>> >> build synchronous replication, asynchronous, quorum etc.
>> >>
>> >> send(partition, message, ACK_MODE, callback) ACK_MODE can be like ACK
>> >> from ALL, QUORUM, 1, NONE etc. callback is fired when one gets the
>> response
>> >> back from the receiver.
>> >>
>> >> This simple api can allow both synchronous and asynchronous mode of
>> >> communication. We dont have to do the serialization/deserialization.
>> The
>> >> hard part here would be to guarantee ordering between the messages. One
>> >> should be able to specify the message ordering requirement, FIFO on a
>> per
>> >> partition level or dont care about ordering. Having this makes it easy
>> for
>> >> one to implement replication schemes.
>> >>
>> >>  thanks,
>> >> Kishore G
>> >>
>> >>
>> >> On Fri, Jul 11, 2014 at 12:49 PM, Greg Brandt <brandt.greg@gmail.com>
>> >> wrote:
>> >>
>> >>> Vlad,
>> >>>
>> >>> I'm not sure that the goal here is to cover all possible use cases.
>> This
>> >>> is
>> >>> intended as basically a replacement for the current Helix cluster
>> >>> messaging
>> >>> service, which doesn't rely on ZooKeeper. I would argue that Helix is
>> >>> already that general framework for discovering the service endpoint,
>> and
>> >>> that this is just one implementation of an underlying messaging stack
>> >>> (for
>> >>> which there is currently only the ZooKeeper-based implementation).
>> >>>
>> >>> Moreover, keeping it too general (i.e. providing the APIs outlined in
>> the
>> >>> JIRA, but no implementation) puts much greater onus on the user. It
>> would
>> >>> be nice for someone just starting out with Helix to have a pretty good
>> >>> messaging service readily available, as well as the APIs to implement
>> >>> more
>> >>> specific solutions if he or she so chooses.
>> >>>
>> >>> -Greg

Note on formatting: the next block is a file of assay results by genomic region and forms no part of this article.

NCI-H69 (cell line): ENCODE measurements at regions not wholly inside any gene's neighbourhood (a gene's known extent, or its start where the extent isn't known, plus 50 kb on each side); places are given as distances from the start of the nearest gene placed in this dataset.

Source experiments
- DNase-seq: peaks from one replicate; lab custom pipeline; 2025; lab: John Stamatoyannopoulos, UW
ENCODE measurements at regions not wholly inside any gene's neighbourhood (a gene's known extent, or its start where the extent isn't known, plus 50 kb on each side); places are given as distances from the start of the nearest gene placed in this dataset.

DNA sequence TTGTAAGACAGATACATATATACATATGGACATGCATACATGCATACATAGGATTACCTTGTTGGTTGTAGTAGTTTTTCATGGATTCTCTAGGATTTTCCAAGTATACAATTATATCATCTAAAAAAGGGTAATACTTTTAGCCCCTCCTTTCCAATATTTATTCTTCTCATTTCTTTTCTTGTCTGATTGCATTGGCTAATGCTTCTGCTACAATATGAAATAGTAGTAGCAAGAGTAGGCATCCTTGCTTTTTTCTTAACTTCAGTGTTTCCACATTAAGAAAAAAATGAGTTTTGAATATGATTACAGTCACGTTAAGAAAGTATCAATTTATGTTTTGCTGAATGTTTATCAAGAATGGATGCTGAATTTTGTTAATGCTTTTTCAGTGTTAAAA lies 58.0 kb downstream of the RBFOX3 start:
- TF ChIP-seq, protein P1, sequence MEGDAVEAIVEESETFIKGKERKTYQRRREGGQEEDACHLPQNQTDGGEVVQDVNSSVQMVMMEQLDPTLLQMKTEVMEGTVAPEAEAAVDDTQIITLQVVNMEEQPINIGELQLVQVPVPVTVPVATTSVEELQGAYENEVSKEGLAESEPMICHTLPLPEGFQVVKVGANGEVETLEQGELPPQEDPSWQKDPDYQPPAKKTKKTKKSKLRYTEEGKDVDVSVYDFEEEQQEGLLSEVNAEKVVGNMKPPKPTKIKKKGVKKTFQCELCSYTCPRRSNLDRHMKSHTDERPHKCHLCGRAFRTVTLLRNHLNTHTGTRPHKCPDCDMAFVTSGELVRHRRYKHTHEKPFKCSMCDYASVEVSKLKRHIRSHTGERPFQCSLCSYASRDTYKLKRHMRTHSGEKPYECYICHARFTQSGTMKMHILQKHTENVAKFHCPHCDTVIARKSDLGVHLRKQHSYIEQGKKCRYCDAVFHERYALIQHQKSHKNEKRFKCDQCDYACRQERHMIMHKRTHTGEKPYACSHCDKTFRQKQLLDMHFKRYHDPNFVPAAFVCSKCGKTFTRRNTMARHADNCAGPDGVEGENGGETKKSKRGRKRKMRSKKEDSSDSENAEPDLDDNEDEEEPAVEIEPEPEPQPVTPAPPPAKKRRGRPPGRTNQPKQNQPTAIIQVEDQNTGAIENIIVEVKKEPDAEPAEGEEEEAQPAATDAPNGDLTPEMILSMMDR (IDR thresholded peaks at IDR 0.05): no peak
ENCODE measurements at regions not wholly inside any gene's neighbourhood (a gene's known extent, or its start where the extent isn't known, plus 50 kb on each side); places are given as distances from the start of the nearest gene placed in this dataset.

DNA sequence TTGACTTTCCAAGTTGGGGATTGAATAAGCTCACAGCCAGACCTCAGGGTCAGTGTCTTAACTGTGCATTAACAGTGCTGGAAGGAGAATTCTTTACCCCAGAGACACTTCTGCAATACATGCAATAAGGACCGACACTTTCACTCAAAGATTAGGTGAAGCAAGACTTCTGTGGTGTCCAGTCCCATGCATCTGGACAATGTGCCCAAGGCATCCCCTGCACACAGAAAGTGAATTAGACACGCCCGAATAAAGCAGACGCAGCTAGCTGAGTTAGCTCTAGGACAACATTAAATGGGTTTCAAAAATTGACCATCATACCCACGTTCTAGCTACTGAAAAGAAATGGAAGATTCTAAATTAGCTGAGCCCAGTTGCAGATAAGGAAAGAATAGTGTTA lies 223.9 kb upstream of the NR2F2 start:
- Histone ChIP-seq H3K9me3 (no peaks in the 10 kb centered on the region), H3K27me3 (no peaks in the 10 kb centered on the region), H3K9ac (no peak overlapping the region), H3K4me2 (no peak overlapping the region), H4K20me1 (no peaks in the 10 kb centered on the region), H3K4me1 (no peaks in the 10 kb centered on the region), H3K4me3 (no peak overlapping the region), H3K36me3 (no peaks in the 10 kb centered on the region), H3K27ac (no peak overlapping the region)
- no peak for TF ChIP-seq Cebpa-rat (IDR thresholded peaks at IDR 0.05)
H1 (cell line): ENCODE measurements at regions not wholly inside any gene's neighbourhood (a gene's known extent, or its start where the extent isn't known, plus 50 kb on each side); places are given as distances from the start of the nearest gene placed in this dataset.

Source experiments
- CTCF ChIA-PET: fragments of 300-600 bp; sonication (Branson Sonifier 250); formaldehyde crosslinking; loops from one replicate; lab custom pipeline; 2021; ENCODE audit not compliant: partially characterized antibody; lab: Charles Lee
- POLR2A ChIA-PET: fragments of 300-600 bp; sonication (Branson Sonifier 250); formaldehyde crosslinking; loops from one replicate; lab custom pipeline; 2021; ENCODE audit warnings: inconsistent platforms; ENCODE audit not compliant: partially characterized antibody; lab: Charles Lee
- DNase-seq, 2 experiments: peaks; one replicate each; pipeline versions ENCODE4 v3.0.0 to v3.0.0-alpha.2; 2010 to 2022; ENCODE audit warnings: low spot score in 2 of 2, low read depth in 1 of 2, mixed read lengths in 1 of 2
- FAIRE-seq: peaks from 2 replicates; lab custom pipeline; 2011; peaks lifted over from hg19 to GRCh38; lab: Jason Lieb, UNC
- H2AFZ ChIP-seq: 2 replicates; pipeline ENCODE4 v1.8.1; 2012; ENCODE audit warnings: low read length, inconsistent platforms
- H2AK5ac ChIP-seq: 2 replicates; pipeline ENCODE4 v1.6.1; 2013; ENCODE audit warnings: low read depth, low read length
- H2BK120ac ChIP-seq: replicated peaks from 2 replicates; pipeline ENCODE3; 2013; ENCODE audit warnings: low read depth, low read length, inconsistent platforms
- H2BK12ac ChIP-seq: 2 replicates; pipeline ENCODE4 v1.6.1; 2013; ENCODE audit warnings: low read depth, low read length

>> >>>
>> >>>
>> >>> On Fri, Jul 11, 2014 at 11:07 AM, vlad.gm@gmail.com <
>> vlad.gm@gmail.com>
>> >>> wrote:
>> >>>
>> >>> > This sounds like service discovery for a messaging solution. At
this
>> >>> point
>> >>> > there would be some overlap with message buses such as Finagle.
>> Perhaps
>> >>> > this should be a general framework for discovering the service
>> endpoint
>> >>> > that could leave the actual underlaying messaging stack open (be
it
>> >>> > Finagle, Netty-based or ZeroMQ, for example). My only fear is that
>> if
>> >>> the
>> >>> > messaging framework is encapsulated completely into Helix, it would
>> be
>> >>> hard
>> >>> > to compete with tuned messaging bus solutions and cover all possible
>> >>> use
>> >>> > cases (for example, in my company, we use a large number of sub
>> cases
>> >>> on
>> >>> > the synchronous call to asynchronous call spectrum).
>> >>> >
>> >>> > Regards,
>> >>> > Vlad
>> >>> >
>> >>> >
>> >>> > On Fri, Jul 11, 2014 at 10:56 AM, Greg Brandt <
>> brandt.greg@gmail.com>
>> >>> > wrote:
>> >>> >
>> >>> >> (copied from HELIX-470)
>> >>> >>
>> >>> >> Helix is missing a high-performance way to exchange messages
among
>> >>> >> resource partitions, with a user-friendly API.
>> >>> >>
>> >>> >> Currently, the Helix messaging service relies on creating many
>> nodes
>> >>> in
>> >>> >> ZooKeeper, which can lead to ZooKeeper outages if messages
are sent
>> >>> too
>> >>> >> frequently.
>> >>> >>
>> >>> >> In order to avoid this, high-performance NIO-based HelixActors
>> should
>> >>> be
>> >>> >> implemented (in rough accordance with the actor model). HelixActors
>> >>> exchange
>> >>> >> messages asynchronously without waiting for a response, and
are
>> >>> >> partition/state-addressable.
>> >>> >>
>> >>> >> The API would look something like this:
>> >>> >>
>> >>> >> public interface HelixActor<T> {
>> >>> >>     void send(Partition partition, String state, T message);
>> >>> >>     void register(String resource, HelixActorCallback<T>
callback);
>> >>> >> }
>> >>> >> public interface HelixActorCallback<T> {
>> >>> >>     void onMessage(Partition partition, State state, T message);
>> >>> >> }
>> >>> >>
>> >>> >> #send should likely support wildcards for partition number
and
>> state,
>> >>> or
>> >>> >> its method signature might need to be massaged a little bit
for
>> more
>> >>> >> flexibility. But that's the basic idea.
>> >>> >>
>> >>> >> Nothing is inferred about the format of the messages - the
only
>> >>> metadata
>> >>> >> we need to be able to interpret is (1) partition name and (2)
>> state.
>> >>> The
>> >>> >> user provides a codec to encode / decode messages, so it's
nicer to
>> >>> >> implementHelixActor#send and HelixActorCallback#onMessage.
>> >>> >>
>> >>> >> public interface HelixActorMessageCodec<T> {
>> >>> >>     byte[] encode(T message);
>> >>> >>     T decode(byte[] message);
>> >>> >> }
>> >>> >>
>> >>> >> Actors should support somewhere around 100k to 1M messages
per
>> second.
>> >>> >> The Netty framework is a potential implementation candidate,
but
>> >>> should be
>> >>> >> thoroughly evaluated w.r.t. performance.
>> >>> >>
>> >>> >
>> >>> >
>> >>>
>> >>
>> >>
>> >
>>
>
>